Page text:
Wishart the martyr, and Lockhart the ambassador, are alone wanting. I have in vain written to your brother about them, and beg you will have the goodness to desire him to send them. I need hardly repeat that a direction to me under Mr. Stuart's cover is the safest mode; but, though he permit this, it does not follow that letters to Herbert, Harding, &c., of whom he knows nothing, should be so directed. I would rather use too little freedom than too much, and never dreamed of abusing his goodness in this way. It is like making him a common postman. Mr. Herbert is himself a young man of twenty, and trusts entirely to me. There is no company in the matter; and he understands nothing of politics, which only make
him stare. And I humbly request, my lord, that you will spare any expressions concerning any prejudices which fools may have against me; as he can form only one idea, that I have committed murder or robbery. They can do no good, and may do harm. Nor can there be any occasion to mention my name in any application which your lordship inay make ; though I cannot discover the prejudices you mention in my constant correspondence and conversation with scores of my country. men; and they are probably only known to some invidious literary people here. Your lordship is well aware that your own independent politics have raised much envy and prejudice; and that, as being, both of us, confessors, it is impolitic to proclaim that our religion is unpopular. All this, my lord, is only said to enable you to see the real persons engaged in our design, and that you may write with complete knowledge of your correspondents.
The first number sells very well; but Mr. Herbert cares little about the sale till he complete a first part of six numbers; and, when that is done, many of the booksellers have engaged to take, some 100, some 200, a-piece. So that the sale of the first
of a second, &c. sorry that Mr. H., who is a worthy man and a man of property and expectations, should call on Mr. Coutts, while we are so much indebted to your lordship that a present of two best copies would be but a poor return. He was vexed himself, whe I put him in mind of this; and I hope you will par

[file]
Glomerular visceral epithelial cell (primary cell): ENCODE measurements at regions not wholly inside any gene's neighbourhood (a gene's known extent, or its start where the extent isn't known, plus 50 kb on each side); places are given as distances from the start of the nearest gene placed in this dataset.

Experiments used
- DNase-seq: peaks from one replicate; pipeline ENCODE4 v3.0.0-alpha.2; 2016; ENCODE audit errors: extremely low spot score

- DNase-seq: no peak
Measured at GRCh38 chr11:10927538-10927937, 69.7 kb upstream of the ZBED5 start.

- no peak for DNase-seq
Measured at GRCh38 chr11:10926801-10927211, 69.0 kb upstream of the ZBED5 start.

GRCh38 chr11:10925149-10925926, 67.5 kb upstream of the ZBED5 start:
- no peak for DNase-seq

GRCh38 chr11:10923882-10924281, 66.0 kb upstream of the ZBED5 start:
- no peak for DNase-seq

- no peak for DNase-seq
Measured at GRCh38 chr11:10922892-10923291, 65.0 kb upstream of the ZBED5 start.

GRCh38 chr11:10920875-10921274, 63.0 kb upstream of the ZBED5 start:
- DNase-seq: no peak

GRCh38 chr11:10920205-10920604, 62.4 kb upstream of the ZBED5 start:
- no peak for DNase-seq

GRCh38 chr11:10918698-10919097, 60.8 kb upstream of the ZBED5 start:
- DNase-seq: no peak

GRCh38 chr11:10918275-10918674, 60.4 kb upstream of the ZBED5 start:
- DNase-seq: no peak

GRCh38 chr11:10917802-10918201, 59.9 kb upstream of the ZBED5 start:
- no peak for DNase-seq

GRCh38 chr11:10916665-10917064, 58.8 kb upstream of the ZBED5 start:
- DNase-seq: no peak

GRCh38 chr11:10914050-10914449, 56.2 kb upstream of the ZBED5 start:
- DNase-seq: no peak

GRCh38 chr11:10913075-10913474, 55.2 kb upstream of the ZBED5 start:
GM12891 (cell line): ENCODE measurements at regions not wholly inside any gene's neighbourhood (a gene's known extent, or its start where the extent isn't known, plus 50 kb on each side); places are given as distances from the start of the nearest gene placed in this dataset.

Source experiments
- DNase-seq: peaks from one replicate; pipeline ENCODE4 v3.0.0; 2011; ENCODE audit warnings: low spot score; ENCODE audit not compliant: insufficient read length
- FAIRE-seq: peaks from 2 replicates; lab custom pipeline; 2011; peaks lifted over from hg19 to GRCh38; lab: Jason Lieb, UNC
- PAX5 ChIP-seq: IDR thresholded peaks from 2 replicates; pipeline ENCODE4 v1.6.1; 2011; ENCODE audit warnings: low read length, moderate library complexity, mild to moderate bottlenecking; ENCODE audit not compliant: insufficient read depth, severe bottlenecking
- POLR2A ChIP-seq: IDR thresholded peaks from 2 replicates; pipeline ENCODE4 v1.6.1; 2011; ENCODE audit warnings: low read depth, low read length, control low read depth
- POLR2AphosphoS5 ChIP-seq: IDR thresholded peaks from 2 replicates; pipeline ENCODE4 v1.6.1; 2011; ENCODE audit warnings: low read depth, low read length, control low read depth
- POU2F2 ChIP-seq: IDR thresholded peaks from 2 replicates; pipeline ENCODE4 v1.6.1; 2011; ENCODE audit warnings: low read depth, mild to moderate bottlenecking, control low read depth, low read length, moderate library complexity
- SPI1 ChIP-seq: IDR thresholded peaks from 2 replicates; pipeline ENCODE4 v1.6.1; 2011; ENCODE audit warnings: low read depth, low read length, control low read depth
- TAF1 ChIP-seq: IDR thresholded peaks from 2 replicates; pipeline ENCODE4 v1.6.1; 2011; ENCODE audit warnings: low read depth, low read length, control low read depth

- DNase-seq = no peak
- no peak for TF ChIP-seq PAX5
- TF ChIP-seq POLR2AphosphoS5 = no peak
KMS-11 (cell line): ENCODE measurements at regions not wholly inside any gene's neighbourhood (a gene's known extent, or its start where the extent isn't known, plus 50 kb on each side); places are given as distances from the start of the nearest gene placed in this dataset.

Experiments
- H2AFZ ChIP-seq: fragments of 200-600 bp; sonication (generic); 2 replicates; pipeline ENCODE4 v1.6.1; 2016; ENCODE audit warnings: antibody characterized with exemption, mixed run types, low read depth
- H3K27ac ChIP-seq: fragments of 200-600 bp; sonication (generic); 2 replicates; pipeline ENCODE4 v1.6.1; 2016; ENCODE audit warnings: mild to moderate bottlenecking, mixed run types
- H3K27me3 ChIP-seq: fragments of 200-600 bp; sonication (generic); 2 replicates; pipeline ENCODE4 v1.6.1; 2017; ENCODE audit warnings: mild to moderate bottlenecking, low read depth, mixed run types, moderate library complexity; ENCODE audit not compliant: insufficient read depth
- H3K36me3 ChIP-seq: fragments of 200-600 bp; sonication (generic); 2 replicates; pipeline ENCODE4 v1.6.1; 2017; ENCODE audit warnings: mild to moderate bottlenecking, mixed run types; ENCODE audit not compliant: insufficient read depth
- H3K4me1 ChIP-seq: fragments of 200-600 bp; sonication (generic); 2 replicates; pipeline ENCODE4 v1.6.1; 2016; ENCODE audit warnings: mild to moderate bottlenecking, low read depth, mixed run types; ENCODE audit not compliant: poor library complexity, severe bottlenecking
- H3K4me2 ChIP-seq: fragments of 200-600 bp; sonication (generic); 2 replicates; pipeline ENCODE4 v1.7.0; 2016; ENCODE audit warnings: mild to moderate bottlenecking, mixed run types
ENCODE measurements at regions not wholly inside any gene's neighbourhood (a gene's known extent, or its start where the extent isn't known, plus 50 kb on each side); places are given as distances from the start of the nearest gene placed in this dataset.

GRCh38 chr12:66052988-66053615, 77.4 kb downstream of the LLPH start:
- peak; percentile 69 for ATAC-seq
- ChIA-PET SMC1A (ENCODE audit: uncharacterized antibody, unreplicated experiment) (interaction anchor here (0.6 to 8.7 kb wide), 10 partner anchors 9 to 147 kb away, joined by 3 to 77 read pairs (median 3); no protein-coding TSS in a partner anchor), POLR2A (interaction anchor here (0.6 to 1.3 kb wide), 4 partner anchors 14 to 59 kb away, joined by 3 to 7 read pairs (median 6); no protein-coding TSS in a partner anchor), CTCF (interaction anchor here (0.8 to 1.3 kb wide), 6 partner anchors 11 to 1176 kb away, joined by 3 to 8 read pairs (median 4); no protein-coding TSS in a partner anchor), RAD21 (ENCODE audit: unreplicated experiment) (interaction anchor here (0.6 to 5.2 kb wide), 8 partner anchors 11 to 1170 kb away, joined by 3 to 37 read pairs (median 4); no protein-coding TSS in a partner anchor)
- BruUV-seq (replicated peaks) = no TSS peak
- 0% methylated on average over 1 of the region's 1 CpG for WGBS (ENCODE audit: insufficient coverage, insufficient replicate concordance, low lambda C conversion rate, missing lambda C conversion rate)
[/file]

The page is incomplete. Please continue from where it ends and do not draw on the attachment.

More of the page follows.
don it, as a mere inadvertence, proceeding from his following the usual forms, without once reflecting that the case was unusual.
As to any little remonstrances which I have at any time used the freedom to make to your lordship, were I not conscious of the warmest gratitude for many favors and the greatest regard, I would not venture upon them. Shakspeare has long since observed, that some affected bluntness in order to appear honest. Far from this, I earnestly wish to avoid even the appearance of bluntness; and, if any such should occur, I hope your goodness will pardon it, as a weakness of a recluse LITERATO, and not blame it as an intention.
I am infinitely obliged by your mentioning that the drawings are a present to me, except the finished one of young Scougal. Permit me to add the finished drawing of the tomb of Alexander Stuart, Earl of Buchan. Both of these shall be carefully returned, and, I hope, without the smallest injury. Should your lordship wish to have them soon, I shall desire them to be used in an early number, or at least copied.
The other drawings by your lordship I highly value. The red and black are sufficient for any portrait, It is the manner of Holbein's famous drawings now publishing, and of a curious set by Janette of those of the French court, &c. from the time of Francis I. to that of Henry. IV. inclusive, two vols. 4to, in the hands of my friend Mr. Douce. Your lordship's are far more interesting; as they embrace the worthies of many centuries. The cha